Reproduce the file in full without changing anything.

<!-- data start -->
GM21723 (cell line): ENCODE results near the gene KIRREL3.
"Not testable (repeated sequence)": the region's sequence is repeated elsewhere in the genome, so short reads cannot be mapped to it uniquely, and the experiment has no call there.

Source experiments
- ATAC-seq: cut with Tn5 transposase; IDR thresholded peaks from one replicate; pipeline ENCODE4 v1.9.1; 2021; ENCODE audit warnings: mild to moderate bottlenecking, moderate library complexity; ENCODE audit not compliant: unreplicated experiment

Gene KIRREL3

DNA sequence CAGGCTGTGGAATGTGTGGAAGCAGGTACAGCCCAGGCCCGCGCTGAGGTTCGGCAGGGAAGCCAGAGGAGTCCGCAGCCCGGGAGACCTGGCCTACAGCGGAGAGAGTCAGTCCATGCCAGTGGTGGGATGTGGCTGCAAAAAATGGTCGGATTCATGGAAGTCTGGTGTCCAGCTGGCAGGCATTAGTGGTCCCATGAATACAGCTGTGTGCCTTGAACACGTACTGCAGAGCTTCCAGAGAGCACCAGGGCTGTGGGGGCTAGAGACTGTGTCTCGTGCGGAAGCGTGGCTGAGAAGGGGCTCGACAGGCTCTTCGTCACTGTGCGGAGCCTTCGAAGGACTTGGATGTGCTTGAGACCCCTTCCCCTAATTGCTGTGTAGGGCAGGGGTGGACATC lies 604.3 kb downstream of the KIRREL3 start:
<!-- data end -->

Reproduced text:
GM21723 (cell line): ENCODE results near the gene KIRREL3.
"Not testable (repeated sequence)": the region's sequence is repeated elsewhere in the genome, so short reads cannot be mapped to it uniquely, and the experiment has no call there.

Source experiments
- ATAC-seq: cut with Tn5 transposase; IDR thresholded peaks from one replicate; pipeline ENCODE4 v1.9.1; 2021; ENCODE audit warnings: mild to moderate bottlenecking, moderate library complexity; ENCODE audit not compliant: unreplicated experiment

Gene KIRREL3

DNA sequence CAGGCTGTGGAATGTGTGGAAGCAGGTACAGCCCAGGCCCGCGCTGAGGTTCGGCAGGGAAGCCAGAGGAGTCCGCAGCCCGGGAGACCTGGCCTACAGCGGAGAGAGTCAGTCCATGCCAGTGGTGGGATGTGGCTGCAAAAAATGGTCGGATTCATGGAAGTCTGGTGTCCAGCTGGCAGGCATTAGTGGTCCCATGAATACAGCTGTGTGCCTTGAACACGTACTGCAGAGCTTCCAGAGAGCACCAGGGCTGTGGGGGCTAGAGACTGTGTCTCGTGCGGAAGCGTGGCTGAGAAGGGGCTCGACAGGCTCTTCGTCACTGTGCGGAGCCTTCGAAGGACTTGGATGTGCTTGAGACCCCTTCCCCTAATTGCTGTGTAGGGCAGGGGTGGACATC lies 604.3 kb downstream of the KIRREL3 start: